The decision to hold new elections in September could not have come at a worse time for Trump’s long-awaited announcement of his ‘deal of the century’, engineered by his adviser and son-in-law Jared Kushner and US Middle East envoy Jason Greenblatt. The deal’s unveiling was to be after the Muslim fasting month of Ramadan. Trump and Kushner had hoped that by then a new Israeli government would be in place to receive a deal heavily biased towards Israel. With Israeli politics plunged into uncertainty, Kushner and Trump are concerned about their plan, which has already been rejected by the Palestinians.
On a recent visit to Israel, Kushner sought reassurance from Netanyahu. He had travelled to the region as preparation for the25-26 June Economic Summit in Bahrain, where he is expected to announce plans for economic incentives for the Palestinians. He will ask that the financial proposals, which are regarded as the economic part of Trump’s deal, be funded by the Gulf states that will attend the summit – Saudi Arabia, the United Arab Emirates (UAE) and Qatar. Kushner also met leaders in Morocco and Jordan, in an ultimately successful attempt to convince the two kingdoms to attend the summit.
Israel’s political chaos is now posing problems for Kushner, who had been looking forward to revealing the plan he and his father-in-law had been working on since 2017. Nevertheless, both of them will happily allow Israel to quietly continue expanding the occupation of Palestinian territory as contained in the deal. Leaks suggest the deal will allow Israel to build and expand its illegal settlements in the West Bank (including in Jerusalem), will entrench Israeli control of Palestinian air, land and sea borders, will subject certain Palestinians to military rule, and will deny the right of return of Palestinian refugees. In the context of the current Israeli political reality, the new Kushner strategy is to release the plan in small doses starting with the economic plan to be announced in Bahrain. It will likely focus heavily on the besieged Gaza strip, and will involve economic incentives and plans for Gaza that will be operationalised by Egypt and Qatar. For the political part of the plan, Kushner’s recent comments that ‘Palestinians have no capacity to govern themselves’ hinted at what the spirit of the ‘deal’ might be. The plan will likely cement and legitimise the status quo of Israeli control of Palestinian lives, Israeli collection of Palestinian tax revenues and continued military rule for Palestinians in the occupied West Bank. Clearly, Netanyahu is on board with these aspects of the plan, but his current woes could mean he will be replaced by a prime minister who will not be as amenable to Trump and Kushner, thus raising questions about the plan’s future.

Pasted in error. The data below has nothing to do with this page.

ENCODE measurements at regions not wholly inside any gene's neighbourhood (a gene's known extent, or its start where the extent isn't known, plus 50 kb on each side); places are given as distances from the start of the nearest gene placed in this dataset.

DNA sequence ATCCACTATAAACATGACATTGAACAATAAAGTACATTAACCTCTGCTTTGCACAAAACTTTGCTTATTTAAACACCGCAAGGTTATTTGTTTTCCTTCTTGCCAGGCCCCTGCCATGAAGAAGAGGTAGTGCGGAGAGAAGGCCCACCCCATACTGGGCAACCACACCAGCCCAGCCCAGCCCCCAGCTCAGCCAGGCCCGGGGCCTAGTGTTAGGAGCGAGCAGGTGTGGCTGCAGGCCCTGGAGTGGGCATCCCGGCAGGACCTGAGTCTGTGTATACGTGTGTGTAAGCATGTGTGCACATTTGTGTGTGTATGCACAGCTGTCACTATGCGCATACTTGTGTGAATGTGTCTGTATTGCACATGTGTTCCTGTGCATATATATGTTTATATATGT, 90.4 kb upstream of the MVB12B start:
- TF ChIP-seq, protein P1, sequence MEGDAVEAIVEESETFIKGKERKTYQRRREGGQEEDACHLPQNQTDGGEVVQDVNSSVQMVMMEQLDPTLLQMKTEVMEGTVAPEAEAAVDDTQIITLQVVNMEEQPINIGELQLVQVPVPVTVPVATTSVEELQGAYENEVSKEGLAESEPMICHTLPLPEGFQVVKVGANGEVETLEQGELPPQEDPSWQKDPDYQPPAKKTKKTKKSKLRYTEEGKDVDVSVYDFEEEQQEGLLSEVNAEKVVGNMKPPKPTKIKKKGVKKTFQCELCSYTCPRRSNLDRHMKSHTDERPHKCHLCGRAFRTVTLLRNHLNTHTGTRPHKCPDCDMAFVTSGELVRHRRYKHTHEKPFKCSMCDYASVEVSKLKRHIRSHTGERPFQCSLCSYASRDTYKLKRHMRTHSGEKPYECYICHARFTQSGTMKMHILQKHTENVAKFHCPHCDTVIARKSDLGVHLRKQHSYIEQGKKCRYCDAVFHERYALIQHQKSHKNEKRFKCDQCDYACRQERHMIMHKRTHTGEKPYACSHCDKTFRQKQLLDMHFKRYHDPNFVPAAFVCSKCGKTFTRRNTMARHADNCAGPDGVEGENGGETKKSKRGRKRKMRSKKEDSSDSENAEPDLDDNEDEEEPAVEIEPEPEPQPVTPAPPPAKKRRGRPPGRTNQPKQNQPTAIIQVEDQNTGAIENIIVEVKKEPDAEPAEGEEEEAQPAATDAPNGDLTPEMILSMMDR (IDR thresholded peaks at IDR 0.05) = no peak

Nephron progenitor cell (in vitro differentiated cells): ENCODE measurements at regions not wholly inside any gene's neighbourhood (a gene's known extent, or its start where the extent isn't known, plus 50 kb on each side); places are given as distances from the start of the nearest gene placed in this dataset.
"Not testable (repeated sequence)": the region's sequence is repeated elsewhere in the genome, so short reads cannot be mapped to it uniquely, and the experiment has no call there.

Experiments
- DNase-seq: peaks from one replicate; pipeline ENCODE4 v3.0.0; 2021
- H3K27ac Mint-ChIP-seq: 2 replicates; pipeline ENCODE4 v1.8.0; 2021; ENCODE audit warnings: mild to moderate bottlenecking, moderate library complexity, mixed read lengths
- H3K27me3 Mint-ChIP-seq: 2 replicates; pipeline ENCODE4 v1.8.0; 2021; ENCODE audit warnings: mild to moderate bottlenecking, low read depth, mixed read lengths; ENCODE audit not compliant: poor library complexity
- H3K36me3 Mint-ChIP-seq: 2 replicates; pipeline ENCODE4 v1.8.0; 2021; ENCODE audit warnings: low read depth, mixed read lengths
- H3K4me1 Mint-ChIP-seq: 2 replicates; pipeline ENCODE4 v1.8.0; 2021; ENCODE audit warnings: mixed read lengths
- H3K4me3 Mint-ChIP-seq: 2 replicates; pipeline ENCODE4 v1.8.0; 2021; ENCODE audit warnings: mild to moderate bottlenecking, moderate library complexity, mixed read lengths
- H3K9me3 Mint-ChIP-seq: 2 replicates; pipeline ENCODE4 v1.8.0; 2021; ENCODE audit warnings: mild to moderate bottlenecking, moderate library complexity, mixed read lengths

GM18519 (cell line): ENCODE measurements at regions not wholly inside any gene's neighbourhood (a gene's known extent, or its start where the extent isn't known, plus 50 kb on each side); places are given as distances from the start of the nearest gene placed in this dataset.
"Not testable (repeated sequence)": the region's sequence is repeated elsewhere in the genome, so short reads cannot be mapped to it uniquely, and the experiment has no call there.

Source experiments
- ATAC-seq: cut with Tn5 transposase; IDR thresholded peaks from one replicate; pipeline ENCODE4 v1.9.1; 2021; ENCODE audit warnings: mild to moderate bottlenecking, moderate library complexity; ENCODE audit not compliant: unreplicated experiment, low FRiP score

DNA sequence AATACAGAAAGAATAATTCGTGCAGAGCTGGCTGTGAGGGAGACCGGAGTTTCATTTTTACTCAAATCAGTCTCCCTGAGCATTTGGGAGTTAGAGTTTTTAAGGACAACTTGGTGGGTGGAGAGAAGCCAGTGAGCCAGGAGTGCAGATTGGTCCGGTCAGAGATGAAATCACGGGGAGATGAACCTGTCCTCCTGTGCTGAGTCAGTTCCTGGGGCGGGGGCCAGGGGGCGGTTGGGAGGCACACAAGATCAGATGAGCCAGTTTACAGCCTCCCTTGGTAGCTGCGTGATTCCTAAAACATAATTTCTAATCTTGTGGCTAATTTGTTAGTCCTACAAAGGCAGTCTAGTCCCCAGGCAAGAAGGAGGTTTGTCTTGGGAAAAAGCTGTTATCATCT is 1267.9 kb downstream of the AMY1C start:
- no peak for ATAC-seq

The April election provided an convincing victory for Netanyahu, who had hoped to form a strong right-wing government and to become Israel’s longest serving prime minister. His celebration halted abruptly after he failed to form a coalition government and was forced to announce new elections that will place on 17 September, two weeks before Netanyahu argues his case at a pre-trial hearing that seeks to indict him for bribery, corruption and fraud charges. These new political developments have thrown a spanner in the works and postponed the announcement of substantive parts of Trump’s plan for Israel and Palestine. A delay in announcing it, however, allows many aspects of the deal to be quietly implemented by the Israeli government anyway, with annexation of large portions of the West Bank and tying Gaza in economically to Arab governments already under way. This leaves the Palestinians with no real resolution in sight, and with no possibility, in the near future, of a Palestinian state.